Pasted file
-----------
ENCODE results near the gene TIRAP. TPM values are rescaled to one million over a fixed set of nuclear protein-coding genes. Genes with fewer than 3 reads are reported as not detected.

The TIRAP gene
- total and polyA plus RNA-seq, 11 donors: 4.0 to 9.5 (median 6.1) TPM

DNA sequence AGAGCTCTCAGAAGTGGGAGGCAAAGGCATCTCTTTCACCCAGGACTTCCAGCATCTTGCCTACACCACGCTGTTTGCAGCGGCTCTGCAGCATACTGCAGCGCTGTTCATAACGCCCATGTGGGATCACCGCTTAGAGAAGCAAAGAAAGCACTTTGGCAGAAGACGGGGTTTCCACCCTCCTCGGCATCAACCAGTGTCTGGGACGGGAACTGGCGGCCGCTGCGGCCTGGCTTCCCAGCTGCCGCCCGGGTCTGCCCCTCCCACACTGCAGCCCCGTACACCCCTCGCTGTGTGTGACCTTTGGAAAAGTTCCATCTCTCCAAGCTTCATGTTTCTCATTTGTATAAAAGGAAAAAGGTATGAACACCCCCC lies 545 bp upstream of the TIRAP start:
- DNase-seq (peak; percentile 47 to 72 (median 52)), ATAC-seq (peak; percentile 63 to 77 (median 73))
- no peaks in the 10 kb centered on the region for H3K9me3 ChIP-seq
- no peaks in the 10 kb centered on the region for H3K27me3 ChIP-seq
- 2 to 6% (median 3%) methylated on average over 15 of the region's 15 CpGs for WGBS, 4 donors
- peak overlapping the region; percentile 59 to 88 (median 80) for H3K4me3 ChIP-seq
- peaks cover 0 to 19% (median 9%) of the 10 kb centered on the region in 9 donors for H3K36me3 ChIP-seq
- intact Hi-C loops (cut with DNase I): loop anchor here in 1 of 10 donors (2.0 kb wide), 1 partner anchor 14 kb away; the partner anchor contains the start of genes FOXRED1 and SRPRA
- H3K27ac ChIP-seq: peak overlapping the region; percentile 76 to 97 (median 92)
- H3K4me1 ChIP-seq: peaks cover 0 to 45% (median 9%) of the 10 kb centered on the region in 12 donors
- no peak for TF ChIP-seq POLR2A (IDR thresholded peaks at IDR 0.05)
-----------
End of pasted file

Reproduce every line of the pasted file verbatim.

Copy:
ENCODE results near the gene TIRAP. TPM values are rescaled to one million over a fixed set of nuclear protein-coding genes. Genes with fewer than 3 reads are reported as not detected.

The TIRAP gene
- total and polyA plus RNA-seq, 11 donors: 4.0 to 9.5 (median 6.1) TPM

DNA sequence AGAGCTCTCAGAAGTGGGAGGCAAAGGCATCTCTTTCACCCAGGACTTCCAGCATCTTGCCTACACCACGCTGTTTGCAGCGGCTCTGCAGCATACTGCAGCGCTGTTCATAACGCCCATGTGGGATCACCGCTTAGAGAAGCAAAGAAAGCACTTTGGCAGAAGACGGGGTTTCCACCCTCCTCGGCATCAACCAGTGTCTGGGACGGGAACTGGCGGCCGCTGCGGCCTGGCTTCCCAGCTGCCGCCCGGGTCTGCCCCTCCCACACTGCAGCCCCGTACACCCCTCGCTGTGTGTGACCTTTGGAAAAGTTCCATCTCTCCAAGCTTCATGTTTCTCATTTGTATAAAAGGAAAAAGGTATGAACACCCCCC lies 545 bp upstream of the TIRAP start:
- DNase-seq (peak; percentile 47 to 72 (median 52)), ATAC-seq (peak; percentile 63 to 77 (median 73))
- no peaks in the 10 kb centered on the region for H3K9me3 ChIP-seq
- no peaks in the 10 kb centered on the region for H3K27me3 ChIP-seq
- 2 to 6% (median 3%) methylated on average over 15 of the region's 15 CpGs for WGBS, 4 donors
- peak overlapping the region; percentile 59 to 88 (median 80) for H3K4me3 ChIP-seq
- peaks cover 0 to 19% (median 9%) of the 10 kb centered on the region in 9 donors for H3K36me3 ChIP-seq
- intact Hi-C loops (cut with DNase I): loop anchor here in 1 of 10 donors (2.0 kb wide), 1 partner anchor 14 kb away; the partner anchor contains the start of genes FOXRED1 and SRPRA
- H3K27ac ChIP-seq: peak overlapping the region; percentile 76 to 97 (median 92)
- H3K4me1 ChIP-seq: peaks cover 0 to 45% (median 9%) of the 10 kb centered on the region in 12 donors
- no peak for TF ChIP-seq POLR2A (IDR thresholded peaks at IDR 0.05)